“Paul, this is a wonderful guitar…” It was only the beginning of a longer conversation with this excellent guitar player, I could tell. No doubt, there would be a “but” coming very soon. I didn’t have to wait long. “…But, they haven’t done a good job in grinding the frets along the edges of the fingerboard. They just tear my fingers to pieces!” It is a complaint with which I’ve become quite familiar in recent years. With machines doing the tasks which used to be done by manual labor, some of the rough edges remain, even on the most pricey of guitars. The ends of the metal pieces to which the strings are pressed down on the fingerboard can be pretty vicious, unless they are smoothed down with a file.
“Well, Jim…” I started with a grin and he knew he was going to be the recipient of some silly play on words, a trademark of many of my conversations. “…You see, that’s how it works. If you insist on fretting, it will simply eat you up.” I was definitely more amused by my wittiness than he, but he managed at least one polite laugh before launching into his complaint once more. We spent some time in serious contemplation of the problem, determining the solution before he left, but tonight, I’m left to wonder about the truth of my witticism.
I spent a few moments in research about the etymology of the word “fret” this evening. How did such diverse meanings come to apply to the same word? On the one hand, we have a simple arrangement of metal bars which determine the pitch of many stringed instruments when the string is pressed down upon them; on the other, a word which we take to mean worrying. As I searched, I could find no connection whatsoever between the two usages. When used in the latter sense, to worry, the word derives from an old English word, which actually means “to devour”. The metal pieces on a guitar probably got their name from what we also call fretwork, interlaced pieces of material which can form geometric patterns. At any rate, the origin of this usage is an old French word meaning “fetter” or “bound”. Both are pretty telling.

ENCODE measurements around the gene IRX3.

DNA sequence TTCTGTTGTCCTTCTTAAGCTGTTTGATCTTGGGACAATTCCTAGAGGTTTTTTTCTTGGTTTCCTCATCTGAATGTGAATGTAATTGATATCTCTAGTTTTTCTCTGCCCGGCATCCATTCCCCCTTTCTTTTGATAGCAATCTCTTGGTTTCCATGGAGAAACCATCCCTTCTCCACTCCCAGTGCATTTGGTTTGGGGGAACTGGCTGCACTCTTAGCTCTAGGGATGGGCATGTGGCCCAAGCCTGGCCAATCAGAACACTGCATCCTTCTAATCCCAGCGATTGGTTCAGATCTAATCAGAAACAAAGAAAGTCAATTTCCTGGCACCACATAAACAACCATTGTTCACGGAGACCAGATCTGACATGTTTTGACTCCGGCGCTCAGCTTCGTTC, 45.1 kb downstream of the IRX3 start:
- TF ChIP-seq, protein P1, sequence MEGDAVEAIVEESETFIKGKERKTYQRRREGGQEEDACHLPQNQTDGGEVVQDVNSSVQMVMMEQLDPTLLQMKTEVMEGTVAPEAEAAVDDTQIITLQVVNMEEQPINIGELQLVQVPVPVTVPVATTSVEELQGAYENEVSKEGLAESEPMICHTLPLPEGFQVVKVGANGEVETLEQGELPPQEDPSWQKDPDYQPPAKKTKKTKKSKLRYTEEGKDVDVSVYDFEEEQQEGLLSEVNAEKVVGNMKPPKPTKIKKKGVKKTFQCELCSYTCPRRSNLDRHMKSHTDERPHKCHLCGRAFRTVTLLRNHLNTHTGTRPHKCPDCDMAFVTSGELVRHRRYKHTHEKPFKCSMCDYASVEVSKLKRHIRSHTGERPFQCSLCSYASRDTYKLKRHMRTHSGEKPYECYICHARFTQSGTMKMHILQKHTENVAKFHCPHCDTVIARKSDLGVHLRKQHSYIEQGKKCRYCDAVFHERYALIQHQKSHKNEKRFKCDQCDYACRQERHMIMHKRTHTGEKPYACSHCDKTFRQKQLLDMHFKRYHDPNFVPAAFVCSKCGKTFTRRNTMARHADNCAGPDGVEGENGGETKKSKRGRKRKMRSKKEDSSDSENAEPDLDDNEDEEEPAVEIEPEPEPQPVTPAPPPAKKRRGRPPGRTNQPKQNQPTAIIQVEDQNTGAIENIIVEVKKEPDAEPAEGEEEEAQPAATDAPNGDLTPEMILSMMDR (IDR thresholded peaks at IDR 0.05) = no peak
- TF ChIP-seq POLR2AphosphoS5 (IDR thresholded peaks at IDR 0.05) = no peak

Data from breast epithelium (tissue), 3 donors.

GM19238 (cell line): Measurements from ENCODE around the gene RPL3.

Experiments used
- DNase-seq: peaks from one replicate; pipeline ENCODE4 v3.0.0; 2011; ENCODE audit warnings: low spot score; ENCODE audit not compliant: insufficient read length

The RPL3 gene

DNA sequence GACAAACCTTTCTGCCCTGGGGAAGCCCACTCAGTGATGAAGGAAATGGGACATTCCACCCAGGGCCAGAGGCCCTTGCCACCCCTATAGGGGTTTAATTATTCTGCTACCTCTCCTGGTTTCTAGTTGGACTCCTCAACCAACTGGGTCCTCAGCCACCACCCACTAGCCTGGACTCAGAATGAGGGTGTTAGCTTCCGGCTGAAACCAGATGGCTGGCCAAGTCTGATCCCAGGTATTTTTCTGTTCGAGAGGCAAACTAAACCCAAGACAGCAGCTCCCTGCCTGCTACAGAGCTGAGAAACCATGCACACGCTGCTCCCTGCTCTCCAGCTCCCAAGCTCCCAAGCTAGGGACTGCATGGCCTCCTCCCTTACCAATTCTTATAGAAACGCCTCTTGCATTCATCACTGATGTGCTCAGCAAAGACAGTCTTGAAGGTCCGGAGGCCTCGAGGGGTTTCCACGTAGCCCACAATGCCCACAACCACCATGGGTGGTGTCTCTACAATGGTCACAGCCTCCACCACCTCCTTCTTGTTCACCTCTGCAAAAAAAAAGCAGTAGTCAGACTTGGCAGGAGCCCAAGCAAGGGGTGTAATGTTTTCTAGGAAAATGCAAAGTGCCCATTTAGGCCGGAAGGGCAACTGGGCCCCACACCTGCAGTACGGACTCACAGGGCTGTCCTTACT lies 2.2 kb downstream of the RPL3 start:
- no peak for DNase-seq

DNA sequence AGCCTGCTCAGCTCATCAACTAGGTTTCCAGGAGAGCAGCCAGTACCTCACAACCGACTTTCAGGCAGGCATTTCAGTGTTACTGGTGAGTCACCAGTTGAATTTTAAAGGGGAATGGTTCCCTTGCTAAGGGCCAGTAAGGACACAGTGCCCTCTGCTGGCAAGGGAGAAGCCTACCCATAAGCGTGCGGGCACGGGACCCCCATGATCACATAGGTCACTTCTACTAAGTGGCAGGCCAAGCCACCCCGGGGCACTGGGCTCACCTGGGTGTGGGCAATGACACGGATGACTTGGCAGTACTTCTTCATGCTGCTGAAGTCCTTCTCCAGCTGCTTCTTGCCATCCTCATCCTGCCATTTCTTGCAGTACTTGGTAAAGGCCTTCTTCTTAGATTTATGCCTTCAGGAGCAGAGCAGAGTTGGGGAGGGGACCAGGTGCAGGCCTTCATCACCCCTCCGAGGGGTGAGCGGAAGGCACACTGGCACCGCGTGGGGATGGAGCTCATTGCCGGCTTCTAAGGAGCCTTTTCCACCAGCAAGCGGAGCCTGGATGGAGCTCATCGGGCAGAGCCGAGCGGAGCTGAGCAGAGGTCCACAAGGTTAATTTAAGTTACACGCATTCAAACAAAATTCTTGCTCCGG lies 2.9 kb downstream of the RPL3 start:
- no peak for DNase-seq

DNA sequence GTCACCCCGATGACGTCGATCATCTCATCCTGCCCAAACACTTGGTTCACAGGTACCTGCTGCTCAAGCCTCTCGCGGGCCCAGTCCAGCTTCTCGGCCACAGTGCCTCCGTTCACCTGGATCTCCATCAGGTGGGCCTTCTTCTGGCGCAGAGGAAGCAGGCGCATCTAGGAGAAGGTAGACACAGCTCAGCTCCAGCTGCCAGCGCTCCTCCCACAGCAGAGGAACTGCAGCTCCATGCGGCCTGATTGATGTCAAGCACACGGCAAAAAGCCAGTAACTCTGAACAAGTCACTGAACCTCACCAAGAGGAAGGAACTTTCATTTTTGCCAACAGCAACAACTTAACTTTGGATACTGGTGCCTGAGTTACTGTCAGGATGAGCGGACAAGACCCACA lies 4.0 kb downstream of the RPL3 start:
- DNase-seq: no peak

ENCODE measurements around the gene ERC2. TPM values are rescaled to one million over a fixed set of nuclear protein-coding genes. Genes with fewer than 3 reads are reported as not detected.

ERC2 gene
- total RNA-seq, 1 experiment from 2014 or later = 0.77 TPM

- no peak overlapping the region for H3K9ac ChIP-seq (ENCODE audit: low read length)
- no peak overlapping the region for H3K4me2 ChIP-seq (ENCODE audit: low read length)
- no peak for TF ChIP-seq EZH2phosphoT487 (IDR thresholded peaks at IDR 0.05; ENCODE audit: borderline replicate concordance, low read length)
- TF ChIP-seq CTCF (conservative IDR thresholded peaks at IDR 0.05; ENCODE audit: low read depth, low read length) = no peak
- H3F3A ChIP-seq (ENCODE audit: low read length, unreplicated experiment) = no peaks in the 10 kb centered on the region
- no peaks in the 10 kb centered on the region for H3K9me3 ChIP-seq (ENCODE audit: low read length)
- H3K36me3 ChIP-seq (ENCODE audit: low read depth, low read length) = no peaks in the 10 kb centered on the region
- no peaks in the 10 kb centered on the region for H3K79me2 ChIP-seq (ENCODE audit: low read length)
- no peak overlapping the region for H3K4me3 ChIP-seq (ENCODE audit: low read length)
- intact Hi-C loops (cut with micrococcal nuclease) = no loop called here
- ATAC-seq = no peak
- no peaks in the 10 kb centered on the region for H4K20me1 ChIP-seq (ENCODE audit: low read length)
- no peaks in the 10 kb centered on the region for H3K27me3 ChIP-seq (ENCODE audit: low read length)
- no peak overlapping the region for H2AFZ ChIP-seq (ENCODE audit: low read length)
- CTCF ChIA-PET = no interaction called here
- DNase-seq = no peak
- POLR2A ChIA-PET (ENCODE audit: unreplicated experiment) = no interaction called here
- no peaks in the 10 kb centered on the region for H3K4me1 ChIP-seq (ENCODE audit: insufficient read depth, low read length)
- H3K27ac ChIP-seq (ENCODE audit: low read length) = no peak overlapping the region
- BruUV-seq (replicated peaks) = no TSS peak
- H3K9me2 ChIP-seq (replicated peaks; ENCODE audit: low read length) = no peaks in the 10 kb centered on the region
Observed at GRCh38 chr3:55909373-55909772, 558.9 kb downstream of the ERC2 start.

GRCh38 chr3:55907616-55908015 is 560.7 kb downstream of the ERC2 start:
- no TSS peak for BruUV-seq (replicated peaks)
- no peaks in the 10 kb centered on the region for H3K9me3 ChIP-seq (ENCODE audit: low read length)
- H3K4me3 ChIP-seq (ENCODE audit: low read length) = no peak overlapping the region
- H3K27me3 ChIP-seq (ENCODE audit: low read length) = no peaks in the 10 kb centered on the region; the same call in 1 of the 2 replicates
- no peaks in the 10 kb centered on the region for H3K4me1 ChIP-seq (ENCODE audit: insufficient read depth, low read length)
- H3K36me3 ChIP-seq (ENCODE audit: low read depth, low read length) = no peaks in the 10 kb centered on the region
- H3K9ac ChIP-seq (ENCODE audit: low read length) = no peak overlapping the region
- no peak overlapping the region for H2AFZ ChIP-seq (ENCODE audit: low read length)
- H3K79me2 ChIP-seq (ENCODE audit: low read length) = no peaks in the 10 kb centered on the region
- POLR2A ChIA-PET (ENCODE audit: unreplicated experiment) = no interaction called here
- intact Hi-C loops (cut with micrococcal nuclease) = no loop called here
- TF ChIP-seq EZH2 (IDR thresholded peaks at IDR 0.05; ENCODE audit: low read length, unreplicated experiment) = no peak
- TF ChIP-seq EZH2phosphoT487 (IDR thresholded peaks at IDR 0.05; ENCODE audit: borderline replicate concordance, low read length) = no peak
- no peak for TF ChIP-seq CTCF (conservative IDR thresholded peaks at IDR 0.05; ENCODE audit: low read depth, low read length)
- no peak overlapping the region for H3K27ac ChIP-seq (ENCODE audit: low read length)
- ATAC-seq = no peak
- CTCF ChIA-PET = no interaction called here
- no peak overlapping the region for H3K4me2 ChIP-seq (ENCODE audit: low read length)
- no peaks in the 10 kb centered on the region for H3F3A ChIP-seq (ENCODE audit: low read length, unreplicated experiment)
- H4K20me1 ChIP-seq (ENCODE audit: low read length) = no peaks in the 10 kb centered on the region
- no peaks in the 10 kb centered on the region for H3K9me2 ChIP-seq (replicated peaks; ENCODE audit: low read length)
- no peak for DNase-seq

I have been fretting a lot recently. No, I don’t mean that I have done anything in relation to the guitar fingerboard. I mean that I’ve been eaten up, or devoured, with concerns. There have been many opportunities. The national election just passed has caused more than a normal amount of stress. The Lovely Lady’s mother has been doing poorly. We’ve had an unusually high number of folks through our doors in recent days who are in financial distress and hoping for help. There is never quite enough money in our own bank account to be assured that there is no crisis coming. The list goes on and on. It doesn’t help that I am having another medical assessment next week. I am keeping a list mentally…and fretting. I don’t intend to do so. It comes naturally.
Before we go too far down that road, you know, the discussion of the sin of worry and what we should do to have victory over the mindset, will you let me chase a rabbit for a minute? Who knows? We may never get back to this part of the discussion (or never have to).